July 06, 2010

Hot Tub Time Machine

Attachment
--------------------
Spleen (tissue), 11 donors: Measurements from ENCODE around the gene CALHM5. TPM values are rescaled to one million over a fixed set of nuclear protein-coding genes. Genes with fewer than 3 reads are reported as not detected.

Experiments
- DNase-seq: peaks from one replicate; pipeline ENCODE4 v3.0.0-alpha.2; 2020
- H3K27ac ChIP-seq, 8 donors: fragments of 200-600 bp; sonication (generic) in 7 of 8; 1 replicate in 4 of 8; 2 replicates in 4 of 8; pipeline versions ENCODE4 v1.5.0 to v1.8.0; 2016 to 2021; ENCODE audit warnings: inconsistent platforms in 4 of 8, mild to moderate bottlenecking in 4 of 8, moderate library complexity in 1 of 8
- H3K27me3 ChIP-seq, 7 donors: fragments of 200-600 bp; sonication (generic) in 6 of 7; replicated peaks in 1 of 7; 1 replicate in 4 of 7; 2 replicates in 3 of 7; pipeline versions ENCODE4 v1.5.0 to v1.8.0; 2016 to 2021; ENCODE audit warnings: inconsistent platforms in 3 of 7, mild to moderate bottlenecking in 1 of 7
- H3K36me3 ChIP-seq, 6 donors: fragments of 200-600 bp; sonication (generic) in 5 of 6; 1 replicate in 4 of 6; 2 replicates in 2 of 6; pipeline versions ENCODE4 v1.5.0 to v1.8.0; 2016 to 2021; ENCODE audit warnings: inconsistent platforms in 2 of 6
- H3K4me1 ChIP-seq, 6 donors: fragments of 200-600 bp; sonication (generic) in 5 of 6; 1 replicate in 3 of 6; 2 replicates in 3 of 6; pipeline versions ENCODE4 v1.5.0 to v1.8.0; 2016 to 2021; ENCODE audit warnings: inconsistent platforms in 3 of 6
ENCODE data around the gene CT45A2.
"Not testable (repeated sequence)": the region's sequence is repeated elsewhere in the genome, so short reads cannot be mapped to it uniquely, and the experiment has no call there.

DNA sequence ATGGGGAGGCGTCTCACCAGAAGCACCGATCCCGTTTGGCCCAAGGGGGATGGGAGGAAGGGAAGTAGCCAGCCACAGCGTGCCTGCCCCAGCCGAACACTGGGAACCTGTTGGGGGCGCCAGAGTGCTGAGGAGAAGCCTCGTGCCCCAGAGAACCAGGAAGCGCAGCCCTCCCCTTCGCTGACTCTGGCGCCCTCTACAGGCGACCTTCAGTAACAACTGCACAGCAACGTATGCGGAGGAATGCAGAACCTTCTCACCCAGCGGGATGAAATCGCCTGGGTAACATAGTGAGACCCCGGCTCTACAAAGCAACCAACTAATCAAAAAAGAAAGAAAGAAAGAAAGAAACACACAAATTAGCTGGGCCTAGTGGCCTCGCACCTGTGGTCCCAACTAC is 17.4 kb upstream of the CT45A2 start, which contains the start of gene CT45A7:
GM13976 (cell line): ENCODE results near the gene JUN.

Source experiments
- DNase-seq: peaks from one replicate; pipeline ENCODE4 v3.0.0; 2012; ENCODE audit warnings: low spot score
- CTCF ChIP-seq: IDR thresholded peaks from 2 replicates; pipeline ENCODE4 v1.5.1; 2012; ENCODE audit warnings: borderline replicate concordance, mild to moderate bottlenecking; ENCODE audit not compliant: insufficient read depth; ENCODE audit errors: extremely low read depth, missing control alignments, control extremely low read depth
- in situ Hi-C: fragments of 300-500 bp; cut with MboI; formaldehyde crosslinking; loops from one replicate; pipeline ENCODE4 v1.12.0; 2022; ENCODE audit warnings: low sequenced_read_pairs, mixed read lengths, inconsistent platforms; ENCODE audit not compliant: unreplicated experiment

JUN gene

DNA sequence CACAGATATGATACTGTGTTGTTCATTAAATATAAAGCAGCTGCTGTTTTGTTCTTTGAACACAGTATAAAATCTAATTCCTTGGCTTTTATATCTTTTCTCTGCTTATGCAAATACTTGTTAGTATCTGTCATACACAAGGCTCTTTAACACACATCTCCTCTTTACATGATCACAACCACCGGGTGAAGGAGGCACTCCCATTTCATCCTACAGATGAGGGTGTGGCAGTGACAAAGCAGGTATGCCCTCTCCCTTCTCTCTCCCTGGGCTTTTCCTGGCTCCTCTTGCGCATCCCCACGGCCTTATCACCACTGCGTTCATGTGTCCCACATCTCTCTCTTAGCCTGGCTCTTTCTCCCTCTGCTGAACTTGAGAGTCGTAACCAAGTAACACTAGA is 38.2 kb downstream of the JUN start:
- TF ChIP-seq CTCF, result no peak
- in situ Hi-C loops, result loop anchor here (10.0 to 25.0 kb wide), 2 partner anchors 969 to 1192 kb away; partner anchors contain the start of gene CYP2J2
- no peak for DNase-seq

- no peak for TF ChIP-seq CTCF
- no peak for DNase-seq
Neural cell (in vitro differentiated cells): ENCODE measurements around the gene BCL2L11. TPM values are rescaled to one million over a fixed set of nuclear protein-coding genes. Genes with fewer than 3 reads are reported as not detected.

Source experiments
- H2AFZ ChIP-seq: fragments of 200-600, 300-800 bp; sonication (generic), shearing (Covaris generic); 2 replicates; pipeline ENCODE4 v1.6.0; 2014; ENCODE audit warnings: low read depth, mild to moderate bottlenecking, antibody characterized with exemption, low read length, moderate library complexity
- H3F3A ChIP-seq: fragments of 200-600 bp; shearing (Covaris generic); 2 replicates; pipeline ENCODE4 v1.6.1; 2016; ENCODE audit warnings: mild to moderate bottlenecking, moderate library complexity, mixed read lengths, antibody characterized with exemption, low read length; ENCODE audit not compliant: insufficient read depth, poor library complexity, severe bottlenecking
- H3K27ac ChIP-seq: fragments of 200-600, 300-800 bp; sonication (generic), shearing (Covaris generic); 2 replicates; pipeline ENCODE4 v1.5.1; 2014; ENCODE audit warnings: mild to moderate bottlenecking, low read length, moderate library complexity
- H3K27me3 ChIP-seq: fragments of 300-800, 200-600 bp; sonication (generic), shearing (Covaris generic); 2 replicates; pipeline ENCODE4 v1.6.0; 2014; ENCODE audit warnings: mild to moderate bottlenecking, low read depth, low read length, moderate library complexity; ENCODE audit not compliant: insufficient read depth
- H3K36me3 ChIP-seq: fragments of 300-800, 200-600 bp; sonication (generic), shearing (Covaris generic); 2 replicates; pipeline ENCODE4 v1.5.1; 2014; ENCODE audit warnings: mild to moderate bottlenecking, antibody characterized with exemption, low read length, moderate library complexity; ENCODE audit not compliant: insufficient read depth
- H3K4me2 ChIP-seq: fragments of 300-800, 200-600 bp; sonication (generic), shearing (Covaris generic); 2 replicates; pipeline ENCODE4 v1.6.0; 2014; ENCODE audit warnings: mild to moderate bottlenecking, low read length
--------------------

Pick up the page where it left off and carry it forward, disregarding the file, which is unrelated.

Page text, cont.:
As someone with a fondness for all things 80s, the premise of Hot Tub Time Machine appealed to me: three middle-aged losers (John Cusack, Craig Robinson, Rob Corddry), in an effort to relive their glory days, take off to a ski resort they visited in 1986. Time has not been kind to them or the resort, which is now a dilapidated relic bearing only a faint reminder of happier, more irresponsible days a quarter of a century earlier. Then something strange happens with the help of a hot tub that is apparently a time portal, and the guys (along with Cusack's nerdy 20-year-old nephew) are transported back to that fateful weekend of 1986. The mirror reveals that their youthful appearances have returned (except for the nephew, who technically isn't even born yet). Okay, I laughed out loud a lot during this retro comedy, but as I think back with a more critical mindset, I'm struck by the fact that much of the movie spends its time documenting arguments where Corddry, the biggest loser of the group, makes himself look less and less credible as a human being. Cusack, who is the most recognizable face among the main characters (as well as the only one to have been acting in the 80s), is expected to carry the film but his character isn't anymore well-defined than the others. Hot Tub is typical of today's comedy: it takes refuge in its pop culture references, and forgets that having a compelling and ironic story of its own is the heart of any movie, regardless of the genre. Chevy Chase is wasted in a stupid role as  a mysterious repairman who seems to be aware of the group's time traveling woes, and talks in pseudo-Buddhist jargon (not unlike his character in Caddyshack). Crispin Glover (he played Michael J. Fox's dad in the Back to the Future movies) has one of the funniest parts, as a bellman whose arm--missing in 2010 but intact in 1986--provides a running gag. ½

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